27. Li S, Kroeker A, Khafipour E, Rodriguez JC, Krause DO and Plaizier JC. Effects of subacute ruminal acidosis challenges on lipopolysaccharide endotoxin (LPS) in the rumen, cecum, and feces of dairy cows. J Dairy Sci. 2010;

93:433-434.

28. Steele MA, Croom J, Kahler M, AlZahal O, Hook SE, Plaizier K and McBride BW. Bovine rumen epithelium

undergoes rapid structural adaptations during grain-induced

subacute ruminal acidosis. Am J Physiol-Regul Integr Comp Physiol. 2011; 300:R1515-R1523.

29. Liu JH, Xu TT, Zhu WY and Mao SY. High-grain

feeding alters caecal bacterial microbiota composition and

fermentation and results in caecal mucosal injury in goats. Brith J Nutr. 2014; 112:416-427.

30. Kim HM, Park BS, Kim JI, Kim SE, Lee J, Oh SC, Enkhbayar P, Matsushima N, Lee H, Yoo OJ and Lee JO. Crystal structure of the TLR4-MD-2 complex with bound endotoxin antagonist eritoran. Cell. 2007; 130:906-917. 31. Hayden MS and Ghosh S. NF-kappa B in immunobiology.

Cell Res. 2011; 21:223-244.

32. Kawai T and Akira S. TLR signaling. Cell Death Differ. 2006; 13:816-825.

33. Vallabhapurapu S and Karin M. Regulation and function

of NF-kappa B transcription factors in the immune system.

Annu Rev Immunol. 2009; 27:693-733.

34. Chang G, Petzl W, Vanselow J, Günther J, Shen X and

Seyfert H-M. Epigenetic mechanisms contribute to

enhanced expression of immune response genes in the liver of cows after experimentally induced escherichia coli mastitis. Vet J. 2015; 203:339-341.

35. Kooistra SM and Helin K. Molecular mechanisms and

potential functions of histone demethylases. Nat Rev Mol

Cell Bio. 2012; 13:297-311.

36. Pereira F, Barbachano A, Singh PK, Campbell MJ, Munoz A and Larriba MJ. Vitamin D has wide regulatory effects on histone demethylase genes. Cell Cycle. 2012; 11:1081-1089.

37. Bhandari SK, Ominski KH, Wittenberg KM and Plaizier JC. Effects of chop length of alfalfa and corn silage on milk production and rumen fermentation of dairy cows. J Dairy Sci. 2007; 90:2355-2366.

38. Khafipour E, Krause DO and Plaizier JC. Alfalfa

pellet-induced subacute ruminal acidosis in dairy cows increases

bacterial endotoxin in the rumen without causing inflammation. J Dairy Sci. 2009; 92:1712-1724.

39. Chang GJ, Zhang K, Xu TL, Jin D, Seyfert HM, Shen

XZ and Zhuang S. Feeding a high-grain diet reduces the percentage of LPS clearance and enhances immune gene

expression in goat liver. BMC Vet Res. 2015; 11:11.

40. Rao SH, Procko E and Shannon MF. Chromatin remodeling,

measured by a novel real-time polymerase chain reaction

assay, across the proximal promoter region of the IL-2 gene. J Immunol. 2001; 167:4494-4503.

41. Vanselow J, Yang W, Herrmann J, Zerbe H, Schuberth HJ, Petzl W, Tomek W and Seyfert HM. DNA-remethylation

around a STAT5-binding enhancer in the alpha S1-casein promoter is associated with abrupt shutdown of alpha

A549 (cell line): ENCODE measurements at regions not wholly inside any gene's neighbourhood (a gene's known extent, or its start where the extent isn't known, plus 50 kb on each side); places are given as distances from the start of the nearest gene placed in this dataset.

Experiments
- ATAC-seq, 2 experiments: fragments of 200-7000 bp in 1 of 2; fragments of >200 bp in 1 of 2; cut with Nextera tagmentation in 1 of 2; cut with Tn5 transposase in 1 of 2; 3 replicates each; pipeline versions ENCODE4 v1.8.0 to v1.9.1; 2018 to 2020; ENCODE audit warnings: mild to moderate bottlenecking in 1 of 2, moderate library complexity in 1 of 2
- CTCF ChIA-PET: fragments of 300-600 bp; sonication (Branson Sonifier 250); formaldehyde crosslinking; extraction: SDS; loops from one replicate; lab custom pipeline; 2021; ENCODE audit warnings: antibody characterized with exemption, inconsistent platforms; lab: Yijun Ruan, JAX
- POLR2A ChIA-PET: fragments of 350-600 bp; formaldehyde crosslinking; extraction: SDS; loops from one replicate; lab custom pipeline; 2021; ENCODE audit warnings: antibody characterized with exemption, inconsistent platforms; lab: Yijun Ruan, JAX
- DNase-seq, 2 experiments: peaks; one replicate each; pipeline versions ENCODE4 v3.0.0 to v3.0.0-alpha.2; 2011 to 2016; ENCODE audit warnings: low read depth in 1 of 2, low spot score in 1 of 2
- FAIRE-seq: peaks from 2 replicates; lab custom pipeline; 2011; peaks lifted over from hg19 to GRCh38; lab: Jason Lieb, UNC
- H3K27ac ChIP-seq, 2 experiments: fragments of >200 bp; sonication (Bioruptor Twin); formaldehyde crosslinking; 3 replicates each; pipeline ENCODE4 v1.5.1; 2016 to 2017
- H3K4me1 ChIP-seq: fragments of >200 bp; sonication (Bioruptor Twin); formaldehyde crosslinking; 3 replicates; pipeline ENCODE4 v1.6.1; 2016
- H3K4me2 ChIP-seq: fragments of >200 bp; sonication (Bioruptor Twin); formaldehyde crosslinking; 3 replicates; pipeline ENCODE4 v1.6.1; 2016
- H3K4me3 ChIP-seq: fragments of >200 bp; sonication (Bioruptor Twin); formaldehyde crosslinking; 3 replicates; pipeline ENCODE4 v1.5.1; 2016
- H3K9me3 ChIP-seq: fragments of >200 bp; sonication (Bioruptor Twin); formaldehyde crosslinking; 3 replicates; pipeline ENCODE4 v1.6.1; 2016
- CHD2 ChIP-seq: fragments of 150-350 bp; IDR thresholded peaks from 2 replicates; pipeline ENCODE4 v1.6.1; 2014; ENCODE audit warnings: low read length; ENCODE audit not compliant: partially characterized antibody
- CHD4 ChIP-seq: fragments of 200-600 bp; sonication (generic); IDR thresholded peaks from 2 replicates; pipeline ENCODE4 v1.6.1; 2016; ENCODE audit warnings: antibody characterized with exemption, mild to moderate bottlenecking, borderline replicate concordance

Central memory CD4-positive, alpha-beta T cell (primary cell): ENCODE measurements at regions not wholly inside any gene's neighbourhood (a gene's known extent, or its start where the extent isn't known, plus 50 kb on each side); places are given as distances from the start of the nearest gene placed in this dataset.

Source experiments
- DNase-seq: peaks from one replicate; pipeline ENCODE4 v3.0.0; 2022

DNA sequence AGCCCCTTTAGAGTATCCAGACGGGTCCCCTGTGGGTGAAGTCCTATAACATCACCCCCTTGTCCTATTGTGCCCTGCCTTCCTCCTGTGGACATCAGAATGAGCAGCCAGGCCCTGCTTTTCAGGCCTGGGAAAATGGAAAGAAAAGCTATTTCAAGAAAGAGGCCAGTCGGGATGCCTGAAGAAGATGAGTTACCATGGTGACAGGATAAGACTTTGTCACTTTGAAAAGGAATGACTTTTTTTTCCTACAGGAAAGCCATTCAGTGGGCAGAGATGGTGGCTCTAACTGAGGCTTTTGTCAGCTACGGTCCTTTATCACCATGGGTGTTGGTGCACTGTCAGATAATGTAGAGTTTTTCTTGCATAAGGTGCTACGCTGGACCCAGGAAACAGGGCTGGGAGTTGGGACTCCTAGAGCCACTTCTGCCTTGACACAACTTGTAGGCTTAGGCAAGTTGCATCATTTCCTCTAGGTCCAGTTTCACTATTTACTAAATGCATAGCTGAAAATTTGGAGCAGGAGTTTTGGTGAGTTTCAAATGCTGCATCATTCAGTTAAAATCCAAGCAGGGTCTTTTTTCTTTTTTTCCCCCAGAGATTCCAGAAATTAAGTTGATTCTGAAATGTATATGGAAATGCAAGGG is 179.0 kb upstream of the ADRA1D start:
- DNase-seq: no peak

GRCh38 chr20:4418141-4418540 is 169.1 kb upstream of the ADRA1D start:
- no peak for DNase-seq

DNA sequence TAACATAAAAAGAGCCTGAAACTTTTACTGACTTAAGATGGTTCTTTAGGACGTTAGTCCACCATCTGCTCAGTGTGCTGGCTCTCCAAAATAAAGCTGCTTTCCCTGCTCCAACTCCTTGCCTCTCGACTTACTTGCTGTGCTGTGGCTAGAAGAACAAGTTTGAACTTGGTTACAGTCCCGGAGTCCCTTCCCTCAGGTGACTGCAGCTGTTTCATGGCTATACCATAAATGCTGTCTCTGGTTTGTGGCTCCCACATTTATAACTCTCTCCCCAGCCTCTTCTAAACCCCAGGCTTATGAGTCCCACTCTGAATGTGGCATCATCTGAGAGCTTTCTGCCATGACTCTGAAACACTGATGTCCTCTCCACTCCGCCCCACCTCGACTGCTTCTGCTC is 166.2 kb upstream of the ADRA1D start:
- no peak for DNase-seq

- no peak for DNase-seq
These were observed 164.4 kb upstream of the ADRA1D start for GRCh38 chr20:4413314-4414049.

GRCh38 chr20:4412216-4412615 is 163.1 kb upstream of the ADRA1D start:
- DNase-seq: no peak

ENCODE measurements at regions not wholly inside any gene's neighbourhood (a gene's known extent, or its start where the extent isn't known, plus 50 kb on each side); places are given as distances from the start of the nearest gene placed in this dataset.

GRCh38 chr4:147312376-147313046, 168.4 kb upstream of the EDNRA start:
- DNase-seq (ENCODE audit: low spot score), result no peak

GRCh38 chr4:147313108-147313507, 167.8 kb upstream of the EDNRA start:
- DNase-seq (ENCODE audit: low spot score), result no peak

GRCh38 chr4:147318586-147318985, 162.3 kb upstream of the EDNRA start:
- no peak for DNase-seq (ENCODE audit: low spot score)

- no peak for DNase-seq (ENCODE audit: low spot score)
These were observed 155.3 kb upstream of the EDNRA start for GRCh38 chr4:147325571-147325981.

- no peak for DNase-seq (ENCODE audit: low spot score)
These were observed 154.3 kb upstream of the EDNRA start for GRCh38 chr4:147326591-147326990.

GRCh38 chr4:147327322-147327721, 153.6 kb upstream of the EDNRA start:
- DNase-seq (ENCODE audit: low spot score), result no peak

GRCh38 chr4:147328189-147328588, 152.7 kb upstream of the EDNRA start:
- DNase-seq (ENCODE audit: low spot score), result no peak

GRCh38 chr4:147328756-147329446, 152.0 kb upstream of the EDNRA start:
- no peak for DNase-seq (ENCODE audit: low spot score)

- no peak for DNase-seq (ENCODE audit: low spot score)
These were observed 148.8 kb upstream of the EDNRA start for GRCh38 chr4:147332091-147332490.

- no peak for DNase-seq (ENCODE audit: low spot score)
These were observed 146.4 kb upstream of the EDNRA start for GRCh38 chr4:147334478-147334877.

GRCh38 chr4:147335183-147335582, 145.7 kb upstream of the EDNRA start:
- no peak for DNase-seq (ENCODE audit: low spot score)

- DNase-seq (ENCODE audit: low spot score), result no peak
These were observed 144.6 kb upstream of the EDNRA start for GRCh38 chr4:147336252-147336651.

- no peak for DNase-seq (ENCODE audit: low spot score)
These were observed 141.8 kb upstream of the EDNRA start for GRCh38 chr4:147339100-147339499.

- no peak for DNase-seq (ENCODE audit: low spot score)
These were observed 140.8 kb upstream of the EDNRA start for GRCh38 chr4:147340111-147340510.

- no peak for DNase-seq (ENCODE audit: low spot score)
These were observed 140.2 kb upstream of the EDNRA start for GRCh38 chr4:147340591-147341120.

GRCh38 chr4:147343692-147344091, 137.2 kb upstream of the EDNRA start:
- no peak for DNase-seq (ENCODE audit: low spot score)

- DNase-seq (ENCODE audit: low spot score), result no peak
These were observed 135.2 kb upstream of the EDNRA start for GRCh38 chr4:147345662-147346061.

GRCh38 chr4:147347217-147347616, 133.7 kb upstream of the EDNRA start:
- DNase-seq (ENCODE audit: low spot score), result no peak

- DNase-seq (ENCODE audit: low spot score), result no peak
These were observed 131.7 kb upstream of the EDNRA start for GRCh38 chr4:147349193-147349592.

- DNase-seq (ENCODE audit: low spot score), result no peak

S1-casein synthesis during acute mastitis. J Mol Endocrinol. 2006; 37:463-477.

42. De Oliveira NFP, Andia DC, Planello AC, Pasetto S, Marques MR, Nociti FH, Line SRP and De Souza AP.

TLR2 and TLR4 gene promoter methylation status during

chronic periodontitis. J Clin Periodontol. 2011; 38:975-983. 43. de Faria Amormino SA, Arao TC, Saraiva AM, Gomez

RS, Dutra WO, da Costa JE, de Fatima Correia Silva J and

Moreira PR. Hypermethylation and low transcription of

TLR2 gene in chronic periodontitis. Hum Immunol. 2013;

74:1231-1236.

Figure

Table 1: Chemical compositions and nutrient levels of the diets
Table 3: LPS concentrations in the rumens and portal veins of the goats from the control and treatment groups
Table 5: The average degrees of chromatin compaction and DNA methylation in the TLR4 promoter region in the livers of the goats from the control and treatment groups
Figure 1: Weekly averages for the rumen pHs and times spent below pH 5.6 for the lactating goats from the control and treatment groups
+3

References

Related documents

Blue, Lawn, and Calandra 2 he pointed out that a prosecutor could obtain an indictment by a grand jury with excluded evidence because lower standards prevail for

Every state has the duty to respect and observe &#34;human rights and fundamental freedoms in accordance with the [United Nations] Charter.&#34;8 In addition,

fators suh as metadata server load, query routing mehanism, network lateny, and onsisteny

A situation of interest for exploiting synchronized phasor measurements is when a disturbance takes place after the execution of the classical state estimator. In such a case,

Given the ethical difficulties of approaching families to participate in research up to two decades after cessation of treatment, the aim of this exploratory qualitative

As one of the predominant effects of UCB on the lamina propria T cell compartment was the decrease in the proportion of IL-17–producing CD4 + T cells, we focused on investigating

In this study, the evaluation of the pharmacist assessment of female patient eligibility for safe use of isotretinoin and the quality of pharmacist`s counseling was carried out

Membrane Bioreactors are suspended growth activated sludge treatment systems that rely upon membrane filtration for liquids/solid separation prior to discharge of the treated